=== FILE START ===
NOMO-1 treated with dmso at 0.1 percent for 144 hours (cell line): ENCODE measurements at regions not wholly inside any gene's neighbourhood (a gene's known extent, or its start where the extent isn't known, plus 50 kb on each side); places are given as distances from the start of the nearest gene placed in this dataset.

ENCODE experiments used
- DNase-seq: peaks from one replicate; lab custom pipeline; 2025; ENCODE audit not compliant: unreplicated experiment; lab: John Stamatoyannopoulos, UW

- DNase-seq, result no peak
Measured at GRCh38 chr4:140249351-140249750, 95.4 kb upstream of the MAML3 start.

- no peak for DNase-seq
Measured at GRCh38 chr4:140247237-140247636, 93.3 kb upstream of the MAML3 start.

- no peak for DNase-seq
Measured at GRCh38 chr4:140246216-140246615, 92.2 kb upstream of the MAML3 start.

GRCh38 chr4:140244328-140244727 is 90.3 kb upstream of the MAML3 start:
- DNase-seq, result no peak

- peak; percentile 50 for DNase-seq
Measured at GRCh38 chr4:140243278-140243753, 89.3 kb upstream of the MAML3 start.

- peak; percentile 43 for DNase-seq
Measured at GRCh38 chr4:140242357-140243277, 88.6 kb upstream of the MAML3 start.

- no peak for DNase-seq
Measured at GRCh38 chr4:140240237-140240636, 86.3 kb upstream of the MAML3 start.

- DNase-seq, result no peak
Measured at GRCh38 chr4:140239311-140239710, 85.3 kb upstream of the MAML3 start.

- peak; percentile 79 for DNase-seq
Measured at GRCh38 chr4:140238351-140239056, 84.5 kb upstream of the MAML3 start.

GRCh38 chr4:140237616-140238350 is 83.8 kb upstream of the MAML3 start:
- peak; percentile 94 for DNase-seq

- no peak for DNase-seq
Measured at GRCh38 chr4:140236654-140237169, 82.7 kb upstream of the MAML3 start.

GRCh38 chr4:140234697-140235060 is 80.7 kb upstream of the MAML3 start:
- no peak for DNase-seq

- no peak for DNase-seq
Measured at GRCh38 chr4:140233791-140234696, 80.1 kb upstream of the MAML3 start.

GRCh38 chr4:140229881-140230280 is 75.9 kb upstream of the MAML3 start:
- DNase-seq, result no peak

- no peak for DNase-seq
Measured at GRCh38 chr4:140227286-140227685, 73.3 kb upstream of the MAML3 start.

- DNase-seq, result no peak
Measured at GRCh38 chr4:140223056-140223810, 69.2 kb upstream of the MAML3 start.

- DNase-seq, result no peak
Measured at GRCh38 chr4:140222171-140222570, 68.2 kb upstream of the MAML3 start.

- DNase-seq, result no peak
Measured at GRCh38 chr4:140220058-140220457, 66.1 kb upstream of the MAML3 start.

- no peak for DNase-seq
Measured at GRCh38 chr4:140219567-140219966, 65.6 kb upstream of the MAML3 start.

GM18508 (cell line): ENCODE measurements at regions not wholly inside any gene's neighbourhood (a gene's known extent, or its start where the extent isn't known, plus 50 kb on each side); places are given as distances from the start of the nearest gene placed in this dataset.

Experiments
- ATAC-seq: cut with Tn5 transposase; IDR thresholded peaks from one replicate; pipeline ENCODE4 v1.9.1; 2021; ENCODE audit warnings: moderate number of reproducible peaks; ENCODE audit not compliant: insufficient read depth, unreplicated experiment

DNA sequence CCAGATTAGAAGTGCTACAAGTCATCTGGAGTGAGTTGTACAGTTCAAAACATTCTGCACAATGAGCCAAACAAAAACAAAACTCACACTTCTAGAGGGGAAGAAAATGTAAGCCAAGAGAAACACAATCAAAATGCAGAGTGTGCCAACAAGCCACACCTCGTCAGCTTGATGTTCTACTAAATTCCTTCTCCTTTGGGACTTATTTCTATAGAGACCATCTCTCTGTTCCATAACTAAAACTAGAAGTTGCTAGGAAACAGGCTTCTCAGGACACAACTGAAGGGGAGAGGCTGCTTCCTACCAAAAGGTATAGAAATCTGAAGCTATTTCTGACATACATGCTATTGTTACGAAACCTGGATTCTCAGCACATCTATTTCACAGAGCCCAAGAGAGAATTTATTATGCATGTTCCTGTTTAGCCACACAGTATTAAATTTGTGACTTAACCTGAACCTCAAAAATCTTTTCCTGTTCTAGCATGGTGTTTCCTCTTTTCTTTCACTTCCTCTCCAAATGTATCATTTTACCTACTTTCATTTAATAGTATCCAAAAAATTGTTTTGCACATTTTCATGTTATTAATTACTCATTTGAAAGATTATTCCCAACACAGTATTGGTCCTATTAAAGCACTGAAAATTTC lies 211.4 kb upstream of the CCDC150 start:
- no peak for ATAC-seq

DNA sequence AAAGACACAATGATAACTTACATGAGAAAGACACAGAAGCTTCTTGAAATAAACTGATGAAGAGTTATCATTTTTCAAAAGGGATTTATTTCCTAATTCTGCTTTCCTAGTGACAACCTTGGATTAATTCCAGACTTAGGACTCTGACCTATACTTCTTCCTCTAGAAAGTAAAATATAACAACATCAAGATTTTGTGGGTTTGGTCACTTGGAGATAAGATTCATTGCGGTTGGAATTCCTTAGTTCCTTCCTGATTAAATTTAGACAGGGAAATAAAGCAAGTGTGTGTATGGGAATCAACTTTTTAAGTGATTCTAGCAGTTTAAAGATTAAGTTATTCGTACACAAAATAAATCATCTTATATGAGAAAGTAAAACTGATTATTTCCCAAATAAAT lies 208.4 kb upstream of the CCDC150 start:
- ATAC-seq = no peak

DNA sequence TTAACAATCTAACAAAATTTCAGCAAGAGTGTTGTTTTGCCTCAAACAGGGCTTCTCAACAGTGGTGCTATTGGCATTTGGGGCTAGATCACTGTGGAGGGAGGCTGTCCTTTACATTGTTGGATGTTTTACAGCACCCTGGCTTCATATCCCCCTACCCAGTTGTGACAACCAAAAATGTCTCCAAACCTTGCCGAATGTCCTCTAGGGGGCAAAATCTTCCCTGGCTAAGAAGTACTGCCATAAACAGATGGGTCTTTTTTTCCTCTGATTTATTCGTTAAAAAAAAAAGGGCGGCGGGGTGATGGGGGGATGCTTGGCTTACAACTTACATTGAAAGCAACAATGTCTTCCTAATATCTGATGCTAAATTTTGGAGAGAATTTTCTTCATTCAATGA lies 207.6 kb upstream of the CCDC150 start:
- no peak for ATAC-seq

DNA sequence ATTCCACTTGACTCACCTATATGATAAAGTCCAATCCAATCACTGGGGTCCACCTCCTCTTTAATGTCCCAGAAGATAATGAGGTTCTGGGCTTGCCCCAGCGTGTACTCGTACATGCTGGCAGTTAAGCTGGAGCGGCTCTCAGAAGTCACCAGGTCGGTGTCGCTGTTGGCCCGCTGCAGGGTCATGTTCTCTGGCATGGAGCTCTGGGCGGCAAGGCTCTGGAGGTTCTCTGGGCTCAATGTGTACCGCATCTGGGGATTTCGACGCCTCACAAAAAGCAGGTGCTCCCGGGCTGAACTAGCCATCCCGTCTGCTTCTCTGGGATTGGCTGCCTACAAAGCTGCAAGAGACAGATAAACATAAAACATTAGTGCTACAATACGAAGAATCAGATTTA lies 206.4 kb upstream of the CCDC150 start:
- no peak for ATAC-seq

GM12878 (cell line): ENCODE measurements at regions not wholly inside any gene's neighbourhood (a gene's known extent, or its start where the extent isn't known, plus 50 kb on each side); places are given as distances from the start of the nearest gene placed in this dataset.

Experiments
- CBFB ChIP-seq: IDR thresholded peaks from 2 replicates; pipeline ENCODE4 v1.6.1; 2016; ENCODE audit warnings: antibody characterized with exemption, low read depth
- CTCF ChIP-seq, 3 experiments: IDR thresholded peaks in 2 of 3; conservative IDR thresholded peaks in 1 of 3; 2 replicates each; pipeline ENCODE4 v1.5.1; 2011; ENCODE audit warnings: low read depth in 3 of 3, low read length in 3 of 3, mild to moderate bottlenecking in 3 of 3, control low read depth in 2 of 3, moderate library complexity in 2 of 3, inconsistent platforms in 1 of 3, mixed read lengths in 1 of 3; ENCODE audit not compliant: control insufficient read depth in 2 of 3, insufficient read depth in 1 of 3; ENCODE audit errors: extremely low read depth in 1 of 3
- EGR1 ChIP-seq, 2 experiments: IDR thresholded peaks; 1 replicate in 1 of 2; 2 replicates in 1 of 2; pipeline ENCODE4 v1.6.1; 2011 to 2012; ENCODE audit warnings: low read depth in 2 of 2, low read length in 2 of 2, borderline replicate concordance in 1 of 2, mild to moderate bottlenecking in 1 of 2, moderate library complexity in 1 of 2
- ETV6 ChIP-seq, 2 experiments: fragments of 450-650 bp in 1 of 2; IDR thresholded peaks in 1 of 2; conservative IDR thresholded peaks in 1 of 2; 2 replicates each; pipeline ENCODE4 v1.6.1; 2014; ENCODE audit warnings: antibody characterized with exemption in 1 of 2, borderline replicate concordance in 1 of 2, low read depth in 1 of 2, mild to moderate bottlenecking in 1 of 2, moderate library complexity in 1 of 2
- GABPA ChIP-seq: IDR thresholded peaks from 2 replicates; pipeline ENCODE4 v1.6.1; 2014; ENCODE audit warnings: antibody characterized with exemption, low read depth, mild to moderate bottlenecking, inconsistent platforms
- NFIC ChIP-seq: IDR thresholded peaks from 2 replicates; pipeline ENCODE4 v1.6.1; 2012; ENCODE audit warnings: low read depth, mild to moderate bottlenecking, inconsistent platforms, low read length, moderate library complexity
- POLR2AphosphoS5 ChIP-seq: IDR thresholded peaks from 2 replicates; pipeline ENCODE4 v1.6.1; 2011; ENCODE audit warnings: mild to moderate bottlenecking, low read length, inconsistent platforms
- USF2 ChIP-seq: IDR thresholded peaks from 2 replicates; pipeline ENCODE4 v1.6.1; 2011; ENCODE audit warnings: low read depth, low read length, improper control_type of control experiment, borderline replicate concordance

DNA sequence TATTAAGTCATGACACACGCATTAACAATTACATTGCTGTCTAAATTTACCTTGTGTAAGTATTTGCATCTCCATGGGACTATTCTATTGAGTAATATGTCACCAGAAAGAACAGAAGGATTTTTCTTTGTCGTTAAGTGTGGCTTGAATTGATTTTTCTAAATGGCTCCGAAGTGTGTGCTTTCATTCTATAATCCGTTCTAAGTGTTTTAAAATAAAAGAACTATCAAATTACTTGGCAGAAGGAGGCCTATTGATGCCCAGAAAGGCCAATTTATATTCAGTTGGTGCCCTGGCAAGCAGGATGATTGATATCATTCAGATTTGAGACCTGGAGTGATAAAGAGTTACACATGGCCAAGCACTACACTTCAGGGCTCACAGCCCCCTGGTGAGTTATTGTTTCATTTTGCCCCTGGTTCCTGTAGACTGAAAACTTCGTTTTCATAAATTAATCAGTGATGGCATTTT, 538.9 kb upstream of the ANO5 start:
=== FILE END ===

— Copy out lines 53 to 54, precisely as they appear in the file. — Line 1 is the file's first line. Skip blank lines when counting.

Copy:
GM12878 (cell line): ENCODE measurements at regions not wholly inside any gene's neighbourhood (a gene's known extent, or its start where the extent isn't known, plus 50 kb on each side); places are given as distances from the start of the nearest gene placed in this dataset.

Experiments